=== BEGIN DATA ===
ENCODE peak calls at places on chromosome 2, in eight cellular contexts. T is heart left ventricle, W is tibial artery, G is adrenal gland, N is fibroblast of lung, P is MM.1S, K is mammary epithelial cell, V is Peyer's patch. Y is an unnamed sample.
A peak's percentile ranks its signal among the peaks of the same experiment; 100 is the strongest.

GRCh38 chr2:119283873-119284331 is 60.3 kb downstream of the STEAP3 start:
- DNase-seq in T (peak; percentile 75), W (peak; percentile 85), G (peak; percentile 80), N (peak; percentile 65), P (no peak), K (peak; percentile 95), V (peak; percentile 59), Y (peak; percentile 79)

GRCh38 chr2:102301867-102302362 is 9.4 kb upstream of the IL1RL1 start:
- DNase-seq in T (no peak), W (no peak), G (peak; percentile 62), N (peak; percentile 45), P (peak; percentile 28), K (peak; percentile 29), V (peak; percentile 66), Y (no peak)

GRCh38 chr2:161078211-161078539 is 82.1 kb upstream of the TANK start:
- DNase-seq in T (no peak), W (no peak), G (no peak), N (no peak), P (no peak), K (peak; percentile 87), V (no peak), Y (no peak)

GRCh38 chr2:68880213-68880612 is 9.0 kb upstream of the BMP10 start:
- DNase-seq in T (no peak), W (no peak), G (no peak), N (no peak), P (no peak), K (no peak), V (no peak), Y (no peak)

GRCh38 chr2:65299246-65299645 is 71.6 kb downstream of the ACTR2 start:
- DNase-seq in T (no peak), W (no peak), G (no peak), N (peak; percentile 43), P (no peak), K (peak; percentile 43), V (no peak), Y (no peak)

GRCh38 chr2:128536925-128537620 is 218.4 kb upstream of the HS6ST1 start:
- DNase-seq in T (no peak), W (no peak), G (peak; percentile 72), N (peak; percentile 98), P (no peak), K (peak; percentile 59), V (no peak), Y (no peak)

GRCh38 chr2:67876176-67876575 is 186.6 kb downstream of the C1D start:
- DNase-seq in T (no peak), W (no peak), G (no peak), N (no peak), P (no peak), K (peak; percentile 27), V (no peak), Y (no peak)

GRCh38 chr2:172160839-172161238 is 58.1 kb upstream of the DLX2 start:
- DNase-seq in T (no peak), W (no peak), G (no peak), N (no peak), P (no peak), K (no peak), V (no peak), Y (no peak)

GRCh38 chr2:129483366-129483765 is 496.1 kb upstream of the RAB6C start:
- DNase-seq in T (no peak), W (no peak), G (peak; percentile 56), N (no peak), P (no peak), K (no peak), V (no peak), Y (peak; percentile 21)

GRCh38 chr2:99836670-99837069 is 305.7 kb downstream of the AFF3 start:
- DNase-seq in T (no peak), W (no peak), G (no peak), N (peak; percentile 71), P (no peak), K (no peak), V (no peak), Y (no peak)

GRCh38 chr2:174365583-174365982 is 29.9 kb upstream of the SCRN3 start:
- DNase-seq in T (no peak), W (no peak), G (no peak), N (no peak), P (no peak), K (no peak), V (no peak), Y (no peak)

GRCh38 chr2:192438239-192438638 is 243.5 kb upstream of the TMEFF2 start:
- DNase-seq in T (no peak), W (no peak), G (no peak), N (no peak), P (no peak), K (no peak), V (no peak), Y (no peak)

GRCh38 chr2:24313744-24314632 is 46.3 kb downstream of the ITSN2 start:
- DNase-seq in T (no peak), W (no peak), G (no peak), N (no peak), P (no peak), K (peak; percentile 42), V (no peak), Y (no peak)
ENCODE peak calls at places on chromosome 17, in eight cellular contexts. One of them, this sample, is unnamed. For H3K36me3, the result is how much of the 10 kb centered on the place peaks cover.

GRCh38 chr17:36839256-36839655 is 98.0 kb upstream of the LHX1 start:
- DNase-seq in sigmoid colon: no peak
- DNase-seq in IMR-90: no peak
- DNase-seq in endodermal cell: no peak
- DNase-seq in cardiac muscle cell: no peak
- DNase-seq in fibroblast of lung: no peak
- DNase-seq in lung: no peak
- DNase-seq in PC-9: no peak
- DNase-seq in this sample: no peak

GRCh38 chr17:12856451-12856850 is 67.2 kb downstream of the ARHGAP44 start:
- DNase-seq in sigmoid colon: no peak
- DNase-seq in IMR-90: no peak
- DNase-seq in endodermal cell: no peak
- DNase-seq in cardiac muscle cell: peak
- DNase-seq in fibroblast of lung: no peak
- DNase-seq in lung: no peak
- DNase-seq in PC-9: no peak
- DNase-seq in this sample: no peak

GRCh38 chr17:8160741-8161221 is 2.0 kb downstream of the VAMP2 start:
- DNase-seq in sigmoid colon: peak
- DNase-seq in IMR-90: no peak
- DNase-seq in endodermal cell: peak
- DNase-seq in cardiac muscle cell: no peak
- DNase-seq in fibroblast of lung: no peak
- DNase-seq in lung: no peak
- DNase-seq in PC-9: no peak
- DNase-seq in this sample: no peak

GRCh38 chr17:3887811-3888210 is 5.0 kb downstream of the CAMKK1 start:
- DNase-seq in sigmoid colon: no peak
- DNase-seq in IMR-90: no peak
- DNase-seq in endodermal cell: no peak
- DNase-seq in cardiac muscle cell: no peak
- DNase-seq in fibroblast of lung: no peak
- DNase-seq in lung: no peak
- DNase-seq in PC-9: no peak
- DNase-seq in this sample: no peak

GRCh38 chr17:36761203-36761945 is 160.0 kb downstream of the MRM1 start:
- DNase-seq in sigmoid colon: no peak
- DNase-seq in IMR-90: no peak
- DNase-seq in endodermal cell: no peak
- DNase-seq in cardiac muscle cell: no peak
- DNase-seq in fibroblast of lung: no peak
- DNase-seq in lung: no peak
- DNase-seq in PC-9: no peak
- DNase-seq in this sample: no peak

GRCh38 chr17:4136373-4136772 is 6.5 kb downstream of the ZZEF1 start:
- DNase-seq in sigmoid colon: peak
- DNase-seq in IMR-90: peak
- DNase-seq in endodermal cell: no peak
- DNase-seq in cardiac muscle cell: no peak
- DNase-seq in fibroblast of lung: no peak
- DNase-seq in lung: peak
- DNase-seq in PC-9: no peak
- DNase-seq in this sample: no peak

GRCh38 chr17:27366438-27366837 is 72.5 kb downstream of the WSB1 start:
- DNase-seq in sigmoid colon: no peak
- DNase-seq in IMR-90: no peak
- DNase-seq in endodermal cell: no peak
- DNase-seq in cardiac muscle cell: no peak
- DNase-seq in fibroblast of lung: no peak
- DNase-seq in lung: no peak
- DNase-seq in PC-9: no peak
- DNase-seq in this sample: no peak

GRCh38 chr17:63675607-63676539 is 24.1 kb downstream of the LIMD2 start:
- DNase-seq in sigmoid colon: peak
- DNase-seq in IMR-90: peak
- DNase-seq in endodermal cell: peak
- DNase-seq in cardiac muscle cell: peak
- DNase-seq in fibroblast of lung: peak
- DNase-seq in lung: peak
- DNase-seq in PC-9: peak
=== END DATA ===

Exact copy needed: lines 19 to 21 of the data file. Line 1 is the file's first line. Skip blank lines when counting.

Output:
GRCh38 chr2:129483366-129483765 is 496.1 kb upstream of the RAB6C start:
- DNase-seq in T (no peak), W (no peak), G (peak; percentile 56), N (no peak), P (no peak), K (no peak), V (no peak), Y (peak; percentile 21)

GRCh38 chr2:99836670-99837069 is 305.7 kb downstream of the AFF3 start: